In 1914, Biginelli showed that aristoquinine and quinine carbonate placed in market by Bayer and Zimmer in 1898 were not the salts of carbonic acid, that true quinine carbonate is very bitter, that their action on the organism is slight and slow compared with that of quinine, and that euquinine is ethyl quinine carboxylate, C20H23O2N2 .COOC2H5, and aristochin, carbonylquinine, (C20H23O2N2 ) 2CO.[22]

After leaving his post as a director of Chemical Laboratory of State Medicine, Biginelli, as he himself stated,[9][23] focused mainly on the problems of chemical commodity research, e.g. distinguishing between true and false tannates of commercial quinine, artificial tannins, etc.

References[edit]

  1. ^ a b Istituto Superiore di Sanitа. Microanalisi elementare organica. Collezione di strumenti a cura di Anna Farina e Cecilia Bedetti. 2007, I beni storico-scientifi ci dell’Istituto Superiore di Sanitа, p 24
  2. ^ Annuario della r. Universita degli studi di Torino per l'anno accademico. By Università di Torino, Università di Torino, 1885, p. 310
  3. ^ a b c d Biginelli P. Ueber Aldehyduramide des Acetessigaethers. Berichte der Deutschen Chemischen Gesellschaft, 1891, vol. 24, p.1317-1319.
  4. ^ Bigineli P. Derivati aldeiduredici degli eteri acetil- e dossal-acetico. Gazzetta Chimica Italiana, 1893, vol. 23, pp. 360 – 416
  5. ^ a b J. Chem. Soc., Abstr., 1893, p. 645
  6. ^ Ludtke G. Minerva, 1897, p. ?
  7. ^ Istituto Superiore di Sanitа. Microanalisi elementare organica. Collezione di strumenti a cura di Anna Farina e Cecilia Bedetti. 2007, I beni storico-scientifi ci dell’Istituto Superiore di Sanitа, p 25
  8. ^ a b Gosio, B., Action de quelques moisissures sure les composeґs fixes d’aґrsenic. Arch. Ital. Biol., 1893, vol. 18, pp. 253–265.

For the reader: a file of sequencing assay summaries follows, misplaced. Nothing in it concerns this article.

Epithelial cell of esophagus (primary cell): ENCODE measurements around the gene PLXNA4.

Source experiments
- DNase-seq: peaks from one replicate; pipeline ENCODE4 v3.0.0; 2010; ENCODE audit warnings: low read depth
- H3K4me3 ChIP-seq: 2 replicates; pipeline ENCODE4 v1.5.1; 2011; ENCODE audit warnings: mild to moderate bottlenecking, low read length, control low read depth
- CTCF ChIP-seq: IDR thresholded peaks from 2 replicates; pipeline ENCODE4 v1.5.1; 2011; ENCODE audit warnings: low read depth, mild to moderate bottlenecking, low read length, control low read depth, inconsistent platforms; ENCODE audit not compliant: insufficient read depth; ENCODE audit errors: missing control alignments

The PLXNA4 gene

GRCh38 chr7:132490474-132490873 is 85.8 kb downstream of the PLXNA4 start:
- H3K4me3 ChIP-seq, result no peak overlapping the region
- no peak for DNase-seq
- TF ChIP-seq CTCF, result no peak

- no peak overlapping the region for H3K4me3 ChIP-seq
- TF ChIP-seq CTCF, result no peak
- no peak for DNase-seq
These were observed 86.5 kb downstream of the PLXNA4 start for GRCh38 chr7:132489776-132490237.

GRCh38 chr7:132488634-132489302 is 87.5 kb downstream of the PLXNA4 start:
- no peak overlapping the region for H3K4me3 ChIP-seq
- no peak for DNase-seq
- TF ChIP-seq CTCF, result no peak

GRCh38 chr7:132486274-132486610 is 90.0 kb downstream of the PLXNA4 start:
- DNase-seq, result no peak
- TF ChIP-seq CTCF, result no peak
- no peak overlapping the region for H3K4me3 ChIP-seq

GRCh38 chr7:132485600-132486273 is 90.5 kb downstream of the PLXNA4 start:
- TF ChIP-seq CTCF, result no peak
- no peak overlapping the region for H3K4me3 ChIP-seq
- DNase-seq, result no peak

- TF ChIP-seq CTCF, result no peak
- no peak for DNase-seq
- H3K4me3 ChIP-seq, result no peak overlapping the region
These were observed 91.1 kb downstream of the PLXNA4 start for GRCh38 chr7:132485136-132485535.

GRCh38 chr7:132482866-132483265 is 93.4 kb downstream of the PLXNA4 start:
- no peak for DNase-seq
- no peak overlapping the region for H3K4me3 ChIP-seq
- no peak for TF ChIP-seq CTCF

9. ^ a b Istituto Superiore di Sanitа. Microanalisi elementare organica. Collezione di strumenti a cura di Anna Farina e Cecilia Bedetti. 2007, I beni storico-scientifi ci dell’Istituto Superiore di Sanitа, p 26
  10. ^ J. Chem. Soc., Abstr., 1887, vol. 52, pp. 1088–1127
  11. ^ Chem. Zentr., 1887, pp. 518--519
  12. ^ Biginelli P. Ueber Aldehyduramide des Acetessigaethers II. Berichte der Deutschen Chemischen Gesellschaft, 1891, vol. 24, p.2962–2967
  13. ^ J. Chem. Soc., Abstr., 1892, 62, p. 56
  14. ^ Berichte der Deutschen Chemischen Gesellschaft , 1893, vol. 26, 4, p. 447
  15. ^ Fleck, H.Z., Ueber den Arsengehalt der Zimmerluft. Zeitschrift für Biologie, 1872. vol. 8, pp. 444–456.
  16. ^ Bentley R., Chasteen T.G. Microbial Methylation of Metalloids: Arsenic, Antimony, and Bismuth. Microbiology and Molecular Biology Reviews, 2002, p. 250 – 251.
  17. ^ Biginelli, P. Composizione e costituzione chimica del gas arsenicale delle tappezzerie. Nota I. Atti Reale Accad. Lincei , 1900, vol. 9, pp. 210–214.
  18. ^ Biginelli, P. Composizione e costituzione chimica del gas arsenicale delle tappezzerie. Nota II. Atti Reale Accad. Lincei , 1900, vol. 9, pp. 242–249.
  19. ^ Challenger, F. Biological methylation. Chem. Rev., 1945, vol. 36, pp. 315–361.
  20. ^ Challenger, F., C. Higginbottom, L. Ellis. The formation of organo-metalloid compounds by microorganisms. Part I. Trimethylarsine and dimethylethylarsine. J. Chem. Soc. 1933, pp. 95–101
  21. ^ Molinari E. Treatise on General and Industrial Organic Chemistry, pt. II, London, 1923, p. 689
  22. ^ Molinari E. Treatise on General and Industrial Organic Chemistry, pt. II, London, 1923, p.723
  23. ^ Marotta D. Camillo Manuelli e Pietro Biginelli. La Chimica e l’Industria, 1937, vol. 19, pp. 216-217.